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A CurtainUp London Review
Punishment Without Revenge
The second play in the Spanish Golden Age Season has benefitted from a lovely new poetic translation from Meredith Oakes although what cannot be wrapped up in translation is the deep sexism of the play. What I also have problems with is the idea that your reputation is more important than what you have actually done, so it is ok to commit murder as long as no-one knows that you are a murderer. It's a morality I don't recognise as having any basis in justice or salvation in religion.
The Duke of Ferrara (William Hoyland) is a libertine, sexually promiscuous and unmarried. His only son Federico (Nick Barber) is illegitimate but the duke has adopted him as his heir. However the duke's subjects demand that he marry and provide them with a legitimate heir. The duke sends his son to collect the beautiful Cassandra, Duchess of Mantua (Frances McNamee) for their wedding but Federico and Cassandra fall in love. The duke goes off to fight a war for the Pope leaving Federico and Cassandra on their own and Federico ruling in his stead. The duke's niece Aurora (Katie Lightfoot) who is hoping to marry Federico will be the whistleblower. "The count was measuring Cassandra's red lips with his own," she reports.
Laurence Boswell's production in the small space of the Arcola is gripping. The costumes are beautiful. The excellent Simon Scardifeld as Federico's servant Batin delivers much of the humour without which this tragedy of honour would be rather heavy. There is a delightful moment when Batin asks Cassandra's companion Lucrecia (Annie Hemingway), "The one (Lucretia) from Rome?" "No the one from Mantua!" she replies. "That's a relief!" says Batin.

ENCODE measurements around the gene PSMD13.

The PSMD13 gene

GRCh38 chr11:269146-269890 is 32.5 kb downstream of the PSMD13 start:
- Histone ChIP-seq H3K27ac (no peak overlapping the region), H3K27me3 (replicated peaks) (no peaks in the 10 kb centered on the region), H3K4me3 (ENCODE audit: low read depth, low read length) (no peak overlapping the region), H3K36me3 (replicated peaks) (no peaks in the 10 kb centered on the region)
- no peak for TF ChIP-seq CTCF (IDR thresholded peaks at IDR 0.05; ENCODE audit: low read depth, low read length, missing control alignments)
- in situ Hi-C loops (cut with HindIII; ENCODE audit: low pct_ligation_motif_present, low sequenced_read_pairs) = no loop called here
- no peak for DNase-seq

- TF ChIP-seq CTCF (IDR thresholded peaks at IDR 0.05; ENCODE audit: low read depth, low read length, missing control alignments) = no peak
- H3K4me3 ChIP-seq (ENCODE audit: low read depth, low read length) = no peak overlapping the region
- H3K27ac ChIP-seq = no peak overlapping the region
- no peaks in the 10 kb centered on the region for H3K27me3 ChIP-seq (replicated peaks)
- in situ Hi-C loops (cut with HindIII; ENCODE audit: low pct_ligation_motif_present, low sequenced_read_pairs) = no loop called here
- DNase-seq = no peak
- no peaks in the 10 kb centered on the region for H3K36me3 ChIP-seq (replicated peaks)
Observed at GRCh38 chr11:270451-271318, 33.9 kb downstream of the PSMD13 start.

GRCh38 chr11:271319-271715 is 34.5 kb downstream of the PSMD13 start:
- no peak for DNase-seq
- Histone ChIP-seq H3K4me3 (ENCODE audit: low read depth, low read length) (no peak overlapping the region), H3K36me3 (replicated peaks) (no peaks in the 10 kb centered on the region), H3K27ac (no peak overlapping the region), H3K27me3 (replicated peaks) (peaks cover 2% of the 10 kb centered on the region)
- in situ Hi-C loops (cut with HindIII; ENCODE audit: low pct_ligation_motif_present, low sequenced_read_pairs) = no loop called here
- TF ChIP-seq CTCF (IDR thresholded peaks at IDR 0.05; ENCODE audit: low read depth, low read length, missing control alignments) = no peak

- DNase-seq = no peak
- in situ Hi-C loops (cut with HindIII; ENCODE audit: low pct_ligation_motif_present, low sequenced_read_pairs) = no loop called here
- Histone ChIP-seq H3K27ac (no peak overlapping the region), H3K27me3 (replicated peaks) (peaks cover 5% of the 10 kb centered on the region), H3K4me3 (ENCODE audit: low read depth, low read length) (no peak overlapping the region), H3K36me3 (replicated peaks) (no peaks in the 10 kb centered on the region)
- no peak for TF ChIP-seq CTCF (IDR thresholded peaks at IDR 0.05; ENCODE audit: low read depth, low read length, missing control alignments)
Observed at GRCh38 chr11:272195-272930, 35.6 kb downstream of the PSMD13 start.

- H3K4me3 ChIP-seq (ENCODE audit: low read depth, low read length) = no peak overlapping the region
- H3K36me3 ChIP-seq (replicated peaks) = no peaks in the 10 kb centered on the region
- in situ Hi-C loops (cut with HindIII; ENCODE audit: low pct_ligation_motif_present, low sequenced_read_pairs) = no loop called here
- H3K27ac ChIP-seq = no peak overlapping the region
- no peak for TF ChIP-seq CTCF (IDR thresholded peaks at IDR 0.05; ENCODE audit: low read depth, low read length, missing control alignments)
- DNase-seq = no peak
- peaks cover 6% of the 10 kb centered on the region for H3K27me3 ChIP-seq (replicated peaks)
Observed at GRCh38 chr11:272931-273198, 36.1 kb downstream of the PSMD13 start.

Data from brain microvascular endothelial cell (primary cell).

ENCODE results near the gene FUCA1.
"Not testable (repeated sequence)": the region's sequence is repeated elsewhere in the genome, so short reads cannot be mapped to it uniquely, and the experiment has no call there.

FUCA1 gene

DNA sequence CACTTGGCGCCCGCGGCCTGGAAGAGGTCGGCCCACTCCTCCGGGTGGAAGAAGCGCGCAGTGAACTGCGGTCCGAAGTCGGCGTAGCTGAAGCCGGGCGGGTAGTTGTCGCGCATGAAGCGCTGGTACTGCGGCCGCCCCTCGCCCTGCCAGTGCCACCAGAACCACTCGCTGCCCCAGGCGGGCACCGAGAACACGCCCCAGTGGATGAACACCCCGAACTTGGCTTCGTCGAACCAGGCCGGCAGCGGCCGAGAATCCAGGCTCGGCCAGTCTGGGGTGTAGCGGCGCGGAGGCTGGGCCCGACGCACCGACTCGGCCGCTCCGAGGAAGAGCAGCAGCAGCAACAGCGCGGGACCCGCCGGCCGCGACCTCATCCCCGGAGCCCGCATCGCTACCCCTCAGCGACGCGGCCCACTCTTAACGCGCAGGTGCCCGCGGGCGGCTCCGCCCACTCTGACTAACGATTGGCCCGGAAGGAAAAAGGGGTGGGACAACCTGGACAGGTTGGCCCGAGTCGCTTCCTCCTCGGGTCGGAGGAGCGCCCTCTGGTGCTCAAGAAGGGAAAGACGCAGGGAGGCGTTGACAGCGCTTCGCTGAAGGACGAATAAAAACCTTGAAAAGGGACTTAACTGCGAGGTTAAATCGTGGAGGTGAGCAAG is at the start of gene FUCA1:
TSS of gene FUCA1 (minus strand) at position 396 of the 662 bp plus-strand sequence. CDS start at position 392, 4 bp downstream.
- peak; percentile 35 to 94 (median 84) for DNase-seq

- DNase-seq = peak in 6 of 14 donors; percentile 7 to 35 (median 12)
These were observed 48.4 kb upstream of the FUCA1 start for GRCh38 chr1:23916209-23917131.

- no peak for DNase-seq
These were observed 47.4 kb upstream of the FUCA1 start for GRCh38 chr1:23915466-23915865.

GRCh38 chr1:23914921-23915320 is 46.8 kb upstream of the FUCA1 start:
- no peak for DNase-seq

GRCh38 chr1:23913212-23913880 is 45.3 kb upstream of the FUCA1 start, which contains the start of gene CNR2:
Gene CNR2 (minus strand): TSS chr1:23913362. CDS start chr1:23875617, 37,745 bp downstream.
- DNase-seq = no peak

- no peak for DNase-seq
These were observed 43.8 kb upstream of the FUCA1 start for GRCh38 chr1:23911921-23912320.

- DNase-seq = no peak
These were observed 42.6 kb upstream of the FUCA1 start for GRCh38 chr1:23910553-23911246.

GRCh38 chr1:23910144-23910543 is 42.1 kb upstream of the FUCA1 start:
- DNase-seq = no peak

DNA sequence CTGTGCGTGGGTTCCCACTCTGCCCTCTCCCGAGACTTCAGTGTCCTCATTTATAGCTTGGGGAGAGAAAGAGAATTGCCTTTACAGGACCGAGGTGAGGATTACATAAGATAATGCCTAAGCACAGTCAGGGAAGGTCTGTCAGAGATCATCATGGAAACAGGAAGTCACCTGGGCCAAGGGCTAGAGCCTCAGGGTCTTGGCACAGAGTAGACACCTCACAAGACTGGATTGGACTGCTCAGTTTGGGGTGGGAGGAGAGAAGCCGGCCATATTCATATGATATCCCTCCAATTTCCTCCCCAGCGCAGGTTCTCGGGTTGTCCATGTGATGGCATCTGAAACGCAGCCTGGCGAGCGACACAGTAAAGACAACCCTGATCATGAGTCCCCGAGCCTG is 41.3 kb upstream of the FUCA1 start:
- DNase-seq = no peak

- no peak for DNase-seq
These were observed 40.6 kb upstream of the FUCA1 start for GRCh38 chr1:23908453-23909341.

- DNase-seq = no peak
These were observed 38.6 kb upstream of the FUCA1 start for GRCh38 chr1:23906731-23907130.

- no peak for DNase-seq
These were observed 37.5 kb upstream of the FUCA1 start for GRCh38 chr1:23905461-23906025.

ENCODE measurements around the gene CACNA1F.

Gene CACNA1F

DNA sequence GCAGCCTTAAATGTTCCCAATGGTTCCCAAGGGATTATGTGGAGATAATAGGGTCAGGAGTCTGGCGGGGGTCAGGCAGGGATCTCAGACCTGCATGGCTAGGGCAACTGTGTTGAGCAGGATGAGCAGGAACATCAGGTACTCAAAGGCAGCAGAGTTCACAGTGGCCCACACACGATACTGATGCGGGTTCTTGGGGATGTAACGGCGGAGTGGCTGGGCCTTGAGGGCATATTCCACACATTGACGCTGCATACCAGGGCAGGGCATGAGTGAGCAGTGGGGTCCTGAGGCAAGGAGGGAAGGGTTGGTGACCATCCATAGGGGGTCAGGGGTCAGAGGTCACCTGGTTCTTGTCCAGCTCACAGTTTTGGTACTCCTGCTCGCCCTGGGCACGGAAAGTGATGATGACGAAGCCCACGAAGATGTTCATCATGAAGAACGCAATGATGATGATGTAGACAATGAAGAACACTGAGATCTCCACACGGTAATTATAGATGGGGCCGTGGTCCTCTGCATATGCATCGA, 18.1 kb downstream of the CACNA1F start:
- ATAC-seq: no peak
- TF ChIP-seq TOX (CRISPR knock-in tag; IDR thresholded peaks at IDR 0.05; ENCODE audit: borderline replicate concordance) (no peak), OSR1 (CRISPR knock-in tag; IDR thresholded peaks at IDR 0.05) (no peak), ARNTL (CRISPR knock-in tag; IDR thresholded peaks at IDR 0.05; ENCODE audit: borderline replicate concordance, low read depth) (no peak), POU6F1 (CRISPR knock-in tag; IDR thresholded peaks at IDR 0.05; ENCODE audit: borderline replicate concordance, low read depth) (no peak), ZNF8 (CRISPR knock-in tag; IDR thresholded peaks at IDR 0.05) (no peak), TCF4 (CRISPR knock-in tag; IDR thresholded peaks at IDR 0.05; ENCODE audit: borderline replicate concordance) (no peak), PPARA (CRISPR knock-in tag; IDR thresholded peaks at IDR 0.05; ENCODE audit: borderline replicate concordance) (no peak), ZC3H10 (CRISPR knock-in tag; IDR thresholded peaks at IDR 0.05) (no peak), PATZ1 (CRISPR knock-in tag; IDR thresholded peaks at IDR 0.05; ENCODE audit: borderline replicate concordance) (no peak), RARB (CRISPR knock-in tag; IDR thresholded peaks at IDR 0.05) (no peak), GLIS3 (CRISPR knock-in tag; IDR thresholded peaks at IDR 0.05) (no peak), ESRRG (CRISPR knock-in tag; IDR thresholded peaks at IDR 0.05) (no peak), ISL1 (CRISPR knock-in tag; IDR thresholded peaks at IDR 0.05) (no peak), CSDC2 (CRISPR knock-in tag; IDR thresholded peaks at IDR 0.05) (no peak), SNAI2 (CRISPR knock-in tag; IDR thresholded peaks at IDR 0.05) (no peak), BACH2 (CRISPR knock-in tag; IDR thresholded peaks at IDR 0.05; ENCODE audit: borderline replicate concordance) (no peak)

The performances from the women are excellent, especially Frances McNamee as the duchess and although there were times when I found Nick Barber's overhanging shirted Federico a tad self indulgent, it is a difficult part requiring intensely heightened emotion. William Hoyland's duke is thoroughly dislikeable and his outcome for his wife and son detestable, conniving and tragic. The duke says, "He who punishes in public loses his honour, not once but twice."
Should you wish to see more of Lope de Vega's work, there is plenty to choose from as 1800 plays have been attributed to him. That is provided you can find companies putting these plays on!
Retold by Tina Packer of Shakespeare & Co.
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